Yahoo chief Jerry Yang signaled a more open stance towards Microsoft on Monday, saying he had been seeking common ground when the software maker abruptly ended deal talks.
Yang said he had "mixed feelings" about the weekend outcome, after investors showed their disappointment over the break-up of negotiations by sending Yahoo shares down 15 percent.
"We were negotiating a way to find common ground and then on Saturday they chose to walk away," said the 39-year-old co-founder of the pioneering Internet company. "They started it and they walked away."
Asked if Yahoo would still leave a door open for Microsoft to return, Yang said: "If they have anything new to say, we would be open. ... I am more than willing to listen."
After three months of negotiations, Microsoft CEO Steve Ballmer raised his offer for Yahoo to $33 per share from an initial $31, for a total deal value of about $47.5 billion.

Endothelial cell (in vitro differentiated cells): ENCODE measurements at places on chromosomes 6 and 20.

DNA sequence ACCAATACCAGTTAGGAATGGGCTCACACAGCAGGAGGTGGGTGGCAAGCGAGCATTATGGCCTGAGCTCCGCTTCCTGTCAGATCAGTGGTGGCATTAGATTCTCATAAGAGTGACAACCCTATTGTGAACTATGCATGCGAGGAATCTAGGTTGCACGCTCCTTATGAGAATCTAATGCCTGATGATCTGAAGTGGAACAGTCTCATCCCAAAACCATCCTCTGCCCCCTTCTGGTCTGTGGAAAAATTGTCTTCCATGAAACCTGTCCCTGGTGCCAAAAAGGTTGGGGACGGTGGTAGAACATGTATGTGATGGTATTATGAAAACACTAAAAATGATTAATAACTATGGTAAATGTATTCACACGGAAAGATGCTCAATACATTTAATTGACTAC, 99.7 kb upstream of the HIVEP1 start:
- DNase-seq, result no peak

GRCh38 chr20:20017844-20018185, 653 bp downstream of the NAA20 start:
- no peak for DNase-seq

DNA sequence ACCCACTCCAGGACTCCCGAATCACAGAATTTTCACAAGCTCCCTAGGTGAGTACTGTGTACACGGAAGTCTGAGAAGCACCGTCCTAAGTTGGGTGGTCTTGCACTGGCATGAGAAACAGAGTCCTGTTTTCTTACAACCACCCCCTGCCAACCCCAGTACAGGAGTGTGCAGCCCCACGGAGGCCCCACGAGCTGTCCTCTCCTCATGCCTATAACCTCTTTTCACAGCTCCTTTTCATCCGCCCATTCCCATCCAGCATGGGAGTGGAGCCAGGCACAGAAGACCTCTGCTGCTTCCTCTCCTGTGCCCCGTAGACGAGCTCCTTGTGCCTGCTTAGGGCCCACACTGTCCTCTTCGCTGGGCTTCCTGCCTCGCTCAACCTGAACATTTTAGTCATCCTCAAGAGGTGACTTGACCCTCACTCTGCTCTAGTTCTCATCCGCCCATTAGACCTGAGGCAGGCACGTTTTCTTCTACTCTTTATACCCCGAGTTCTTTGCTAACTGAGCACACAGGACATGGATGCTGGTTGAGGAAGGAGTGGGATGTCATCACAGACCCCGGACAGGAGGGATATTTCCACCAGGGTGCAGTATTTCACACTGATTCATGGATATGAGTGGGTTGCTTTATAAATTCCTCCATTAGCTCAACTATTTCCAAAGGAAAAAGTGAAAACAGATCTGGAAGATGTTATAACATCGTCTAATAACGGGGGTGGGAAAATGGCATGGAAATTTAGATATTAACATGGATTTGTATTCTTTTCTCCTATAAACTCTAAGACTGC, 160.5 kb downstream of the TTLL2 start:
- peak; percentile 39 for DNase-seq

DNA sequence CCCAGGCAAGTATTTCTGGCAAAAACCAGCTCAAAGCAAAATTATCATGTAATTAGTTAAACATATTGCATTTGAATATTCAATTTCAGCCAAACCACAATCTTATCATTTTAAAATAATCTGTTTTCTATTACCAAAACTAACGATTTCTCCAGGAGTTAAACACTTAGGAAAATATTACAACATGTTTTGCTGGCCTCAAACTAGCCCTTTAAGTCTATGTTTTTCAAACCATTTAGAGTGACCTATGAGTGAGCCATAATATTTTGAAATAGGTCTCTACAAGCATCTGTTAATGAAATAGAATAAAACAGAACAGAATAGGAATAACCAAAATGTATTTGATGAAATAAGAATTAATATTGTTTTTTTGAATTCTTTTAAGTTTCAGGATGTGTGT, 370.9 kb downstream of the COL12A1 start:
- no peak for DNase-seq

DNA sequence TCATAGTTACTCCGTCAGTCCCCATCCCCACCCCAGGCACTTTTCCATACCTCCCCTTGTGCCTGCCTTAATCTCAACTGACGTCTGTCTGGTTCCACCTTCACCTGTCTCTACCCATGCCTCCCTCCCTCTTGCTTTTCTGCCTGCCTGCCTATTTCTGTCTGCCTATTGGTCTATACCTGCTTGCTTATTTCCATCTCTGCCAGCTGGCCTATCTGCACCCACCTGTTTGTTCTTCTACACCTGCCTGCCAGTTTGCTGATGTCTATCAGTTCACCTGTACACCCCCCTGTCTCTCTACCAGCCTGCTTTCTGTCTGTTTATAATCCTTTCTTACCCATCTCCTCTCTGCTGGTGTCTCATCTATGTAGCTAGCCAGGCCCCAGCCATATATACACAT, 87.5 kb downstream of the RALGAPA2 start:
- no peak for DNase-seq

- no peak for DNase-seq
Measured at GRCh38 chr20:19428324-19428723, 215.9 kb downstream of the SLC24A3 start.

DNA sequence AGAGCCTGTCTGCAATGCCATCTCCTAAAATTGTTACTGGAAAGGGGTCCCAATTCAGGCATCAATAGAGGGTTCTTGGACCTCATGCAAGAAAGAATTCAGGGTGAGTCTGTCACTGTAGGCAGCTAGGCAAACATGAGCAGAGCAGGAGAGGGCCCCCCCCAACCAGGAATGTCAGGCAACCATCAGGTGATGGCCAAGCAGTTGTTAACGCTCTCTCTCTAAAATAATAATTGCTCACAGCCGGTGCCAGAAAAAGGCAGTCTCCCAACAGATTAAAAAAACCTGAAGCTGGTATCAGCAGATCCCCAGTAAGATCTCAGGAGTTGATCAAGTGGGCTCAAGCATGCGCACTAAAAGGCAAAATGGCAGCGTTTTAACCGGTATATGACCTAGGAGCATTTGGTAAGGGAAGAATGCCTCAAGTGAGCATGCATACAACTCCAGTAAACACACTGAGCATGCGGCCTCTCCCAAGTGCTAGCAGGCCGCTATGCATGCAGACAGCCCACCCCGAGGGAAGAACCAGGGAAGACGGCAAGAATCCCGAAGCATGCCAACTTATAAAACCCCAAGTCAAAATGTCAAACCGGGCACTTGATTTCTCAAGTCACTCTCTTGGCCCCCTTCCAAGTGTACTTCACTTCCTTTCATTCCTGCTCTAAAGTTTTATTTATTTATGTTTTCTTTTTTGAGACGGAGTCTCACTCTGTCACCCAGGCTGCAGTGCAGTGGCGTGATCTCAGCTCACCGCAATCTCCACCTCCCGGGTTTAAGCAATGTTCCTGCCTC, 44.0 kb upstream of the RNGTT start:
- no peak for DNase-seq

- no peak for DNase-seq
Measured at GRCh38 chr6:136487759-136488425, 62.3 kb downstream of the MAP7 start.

Yang held out for $37 per share, saying that even the sweetened offer did not value Yahoo properly for its Web search advertising technology, its prominence in selling display ads and its lucrative overseas holdings.
But its two largest shareholders independently told the New York Times they would have sold for as little as $34.
"I am extremely angry at Jerry Yang and at the so-called independent board," Gordon Crawford, portfolio manager for Capital Research Global Investors, the largest Yahoo shareholder with some 16 percent of stock, told the newspaper.
Some analysts said Yahoo shares, which dropped $4.30 to end at $24.37 on Monday, could have fallen 30 percent to closer to $19.18, its price before Microsoft made its bid public on February 1. But the descent was cushioned by investors who are betting Microsoft will eventually come back to the table.
"This is going to play out over the next several months and there is still a chance Microsoft will buy the company for somewhere around $33 a share," said Todd Dagres, general partner at venture capital fund Spark Capital.
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